Even though it had taken a long time for the book to be published in Italian, it received a great deal of attention because Turati’s ideas were still relevant. There were seminars on the work, in which Di Scala participated, in the Italian Senate and Chamber of Deputies, television coverage and, above all, press coverage. The debate in the Italian press included long articles in La Repubblica, Il Corriere della Sera, L’Unita`, L’Avanti, Il Riformista, and Critica Sociale. Even after many years, the book was still timely and had not lost its capacity to shock.
From Giuliano Amato’s Preface: “Ma forse ha ragione Spencer Di Scala nel pensare che quel giudizio cosi` distruttivo e senz’appello [of the Communists], ancorche` abbandonato negli anni successivi alla furibonda stagione (la stagione del ‘socialfascismo’) in cui venne espresso, abbia lasciato tuttavia una traccia nella freddezza di tanta parte della sinistra italiana davanti a Turati. Ed anche per questo e` piu` che giusto e tempestivo il contributo che egli ci offre per la riscoperta di chi ha titolo di essere considerato, se non il padre del riformismo italiano, di sicuro il suo primo vero leader politico.” —Giuliano Amato, “Prefazione,” p. 9
When his book on Filippo Turati appeared in Italy, a national debate took place on reformism and its principal theoretician, Turati himself, in important newspapers including La Repubblica, L’Unita`, and Avanti!, and in the Italian Parliament, the radio, and TV. While the three newspapers mentioned published major articles supporting Di Scala’s viewpoint, an article in the Corriere della Sera argued that present-day Italian leaders should not follow Turati’s policies because he should have broken with the Socialist left wing before he did because, had he done so, the Socialist Party might have been able to prevent the coming of Mussolini to power. Here you have an image of Di Scala’s rebuttal, which appeared in the same newspaper and showed images of Turati, his partner Anna Kuliscioff, and other leaders. In his response, Di Scala pointed out the article’s lack of relevance to his book’s argument. Had Turati broken with the Socialist left wing in 1919, when it had a majority in the party because of the influence of the Bolshevik Revolution, his reformist faction would have been isolated and powerless. The theme of Di Scala’s book is that Turati’s reformism was a modern movement that the Communists (heirs of the Socialist left wing) crushed, with Bolshevik support, that their attack on him aided the rise of fascism, that they “erased” Turati from history despite the fact that he was correct, that their policies damaged the country after World War II, and that while after eighty years the Italian left now pays lip service to his tradition it does not implement his ideas. Until the Italian left openly admits that it unfairly denigrated Turati, accepts his tradition, and updates and implements his principles, it will remain on the margins and continue hurting itself and the country.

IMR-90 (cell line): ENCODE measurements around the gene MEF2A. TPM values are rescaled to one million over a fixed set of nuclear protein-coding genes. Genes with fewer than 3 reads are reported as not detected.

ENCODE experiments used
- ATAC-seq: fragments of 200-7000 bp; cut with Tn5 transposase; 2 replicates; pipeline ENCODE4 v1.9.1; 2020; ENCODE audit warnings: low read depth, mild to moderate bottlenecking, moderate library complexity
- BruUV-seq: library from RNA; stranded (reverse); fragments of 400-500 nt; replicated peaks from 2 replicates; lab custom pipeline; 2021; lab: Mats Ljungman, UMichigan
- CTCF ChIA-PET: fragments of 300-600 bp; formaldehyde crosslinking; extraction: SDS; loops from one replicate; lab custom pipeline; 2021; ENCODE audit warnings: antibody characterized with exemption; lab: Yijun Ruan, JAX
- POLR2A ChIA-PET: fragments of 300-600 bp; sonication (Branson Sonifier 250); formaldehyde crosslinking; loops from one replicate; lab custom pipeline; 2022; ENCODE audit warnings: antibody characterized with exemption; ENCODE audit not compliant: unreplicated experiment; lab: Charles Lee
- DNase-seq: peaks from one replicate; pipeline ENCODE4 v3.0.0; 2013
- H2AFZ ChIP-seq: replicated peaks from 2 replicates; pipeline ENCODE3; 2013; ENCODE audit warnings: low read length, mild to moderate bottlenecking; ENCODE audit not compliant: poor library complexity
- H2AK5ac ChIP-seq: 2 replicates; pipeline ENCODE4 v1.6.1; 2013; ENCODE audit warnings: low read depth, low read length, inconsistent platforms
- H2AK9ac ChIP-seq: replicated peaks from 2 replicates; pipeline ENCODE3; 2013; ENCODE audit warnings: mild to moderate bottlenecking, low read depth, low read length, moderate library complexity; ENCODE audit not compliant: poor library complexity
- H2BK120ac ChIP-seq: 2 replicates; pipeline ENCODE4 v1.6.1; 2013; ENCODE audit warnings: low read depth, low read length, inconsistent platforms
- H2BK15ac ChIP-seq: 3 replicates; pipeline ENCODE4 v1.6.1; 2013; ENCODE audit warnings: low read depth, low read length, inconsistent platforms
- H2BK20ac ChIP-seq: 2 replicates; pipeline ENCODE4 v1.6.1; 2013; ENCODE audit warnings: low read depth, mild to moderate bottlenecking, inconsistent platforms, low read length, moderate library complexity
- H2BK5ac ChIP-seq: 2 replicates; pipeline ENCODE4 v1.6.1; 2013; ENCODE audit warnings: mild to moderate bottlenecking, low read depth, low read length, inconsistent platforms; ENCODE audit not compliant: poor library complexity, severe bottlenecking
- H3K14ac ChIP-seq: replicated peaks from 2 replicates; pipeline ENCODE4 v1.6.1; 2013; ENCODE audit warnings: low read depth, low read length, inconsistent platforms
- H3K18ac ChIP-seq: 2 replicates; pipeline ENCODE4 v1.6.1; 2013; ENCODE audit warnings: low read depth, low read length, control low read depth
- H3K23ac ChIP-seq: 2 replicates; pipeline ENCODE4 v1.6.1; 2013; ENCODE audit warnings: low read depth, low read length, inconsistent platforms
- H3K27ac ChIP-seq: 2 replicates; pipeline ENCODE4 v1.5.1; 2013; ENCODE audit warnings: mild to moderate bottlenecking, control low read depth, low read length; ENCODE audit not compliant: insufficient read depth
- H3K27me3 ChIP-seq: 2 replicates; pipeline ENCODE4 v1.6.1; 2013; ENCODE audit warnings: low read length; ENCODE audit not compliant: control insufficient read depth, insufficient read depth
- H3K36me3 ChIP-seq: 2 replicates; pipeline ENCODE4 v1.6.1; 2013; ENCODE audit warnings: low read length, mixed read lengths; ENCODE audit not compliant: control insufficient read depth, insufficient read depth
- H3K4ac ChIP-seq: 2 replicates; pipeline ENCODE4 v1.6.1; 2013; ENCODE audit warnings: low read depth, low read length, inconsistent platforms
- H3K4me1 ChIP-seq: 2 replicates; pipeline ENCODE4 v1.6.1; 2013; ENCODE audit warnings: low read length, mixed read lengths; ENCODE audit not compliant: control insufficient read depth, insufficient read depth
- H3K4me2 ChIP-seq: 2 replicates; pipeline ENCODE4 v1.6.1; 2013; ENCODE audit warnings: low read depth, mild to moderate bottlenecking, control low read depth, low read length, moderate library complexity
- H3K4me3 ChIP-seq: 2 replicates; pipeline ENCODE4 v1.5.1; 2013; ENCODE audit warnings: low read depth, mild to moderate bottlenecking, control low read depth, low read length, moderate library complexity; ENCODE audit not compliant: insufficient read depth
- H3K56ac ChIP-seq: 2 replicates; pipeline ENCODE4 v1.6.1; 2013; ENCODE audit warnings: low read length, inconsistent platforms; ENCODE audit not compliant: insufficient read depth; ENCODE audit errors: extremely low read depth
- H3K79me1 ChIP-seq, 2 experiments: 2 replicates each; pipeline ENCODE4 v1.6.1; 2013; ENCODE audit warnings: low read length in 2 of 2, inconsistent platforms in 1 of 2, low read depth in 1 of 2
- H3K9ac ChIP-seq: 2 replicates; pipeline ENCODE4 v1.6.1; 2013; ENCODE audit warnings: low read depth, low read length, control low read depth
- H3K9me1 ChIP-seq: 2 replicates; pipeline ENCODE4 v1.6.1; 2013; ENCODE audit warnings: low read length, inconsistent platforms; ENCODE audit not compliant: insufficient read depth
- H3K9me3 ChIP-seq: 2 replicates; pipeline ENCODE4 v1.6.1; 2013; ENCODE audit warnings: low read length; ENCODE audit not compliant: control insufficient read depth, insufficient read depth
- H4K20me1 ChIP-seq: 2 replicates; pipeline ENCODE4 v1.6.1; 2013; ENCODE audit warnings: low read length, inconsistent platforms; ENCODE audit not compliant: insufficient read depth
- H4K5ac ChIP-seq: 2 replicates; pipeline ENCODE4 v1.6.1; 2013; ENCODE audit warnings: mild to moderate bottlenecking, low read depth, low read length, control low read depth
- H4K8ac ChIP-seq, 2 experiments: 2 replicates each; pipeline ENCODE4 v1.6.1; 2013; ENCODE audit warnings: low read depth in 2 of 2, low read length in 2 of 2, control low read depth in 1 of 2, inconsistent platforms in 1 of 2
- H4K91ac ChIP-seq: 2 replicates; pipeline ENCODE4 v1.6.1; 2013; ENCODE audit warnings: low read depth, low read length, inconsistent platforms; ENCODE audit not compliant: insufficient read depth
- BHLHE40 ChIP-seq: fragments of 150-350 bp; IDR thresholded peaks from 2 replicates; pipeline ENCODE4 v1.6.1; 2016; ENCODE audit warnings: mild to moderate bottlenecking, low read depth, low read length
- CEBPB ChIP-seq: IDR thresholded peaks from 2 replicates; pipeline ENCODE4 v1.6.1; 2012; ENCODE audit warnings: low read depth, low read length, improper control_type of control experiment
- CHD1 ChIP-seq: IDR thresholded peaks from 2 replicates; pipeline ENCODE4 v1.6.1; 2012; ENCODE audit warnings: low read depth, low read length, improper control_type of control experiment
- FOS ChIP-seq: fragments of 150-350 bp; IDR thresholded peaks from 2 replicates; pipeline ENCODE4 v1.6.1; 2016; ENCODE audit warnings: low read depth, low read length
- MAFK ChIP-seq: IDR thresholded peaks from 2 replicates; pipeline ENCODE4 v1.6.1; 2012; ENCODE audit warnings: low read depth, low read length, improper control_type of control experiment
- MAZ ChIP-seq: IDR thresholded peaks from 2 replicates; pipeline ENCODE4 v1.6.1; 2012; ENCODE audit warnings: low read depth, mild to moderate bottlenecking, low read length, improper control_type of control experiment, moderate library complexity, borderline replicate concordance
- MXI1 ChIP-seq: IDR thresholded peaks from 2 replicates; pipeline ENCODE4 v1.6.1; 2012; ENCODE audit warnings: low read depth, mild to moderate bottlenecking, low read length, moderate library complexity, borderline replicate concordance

La Repubblica, Italy’s largest circulation newspaper, devoted an entire page to Di Scala’s book Filippo Turati.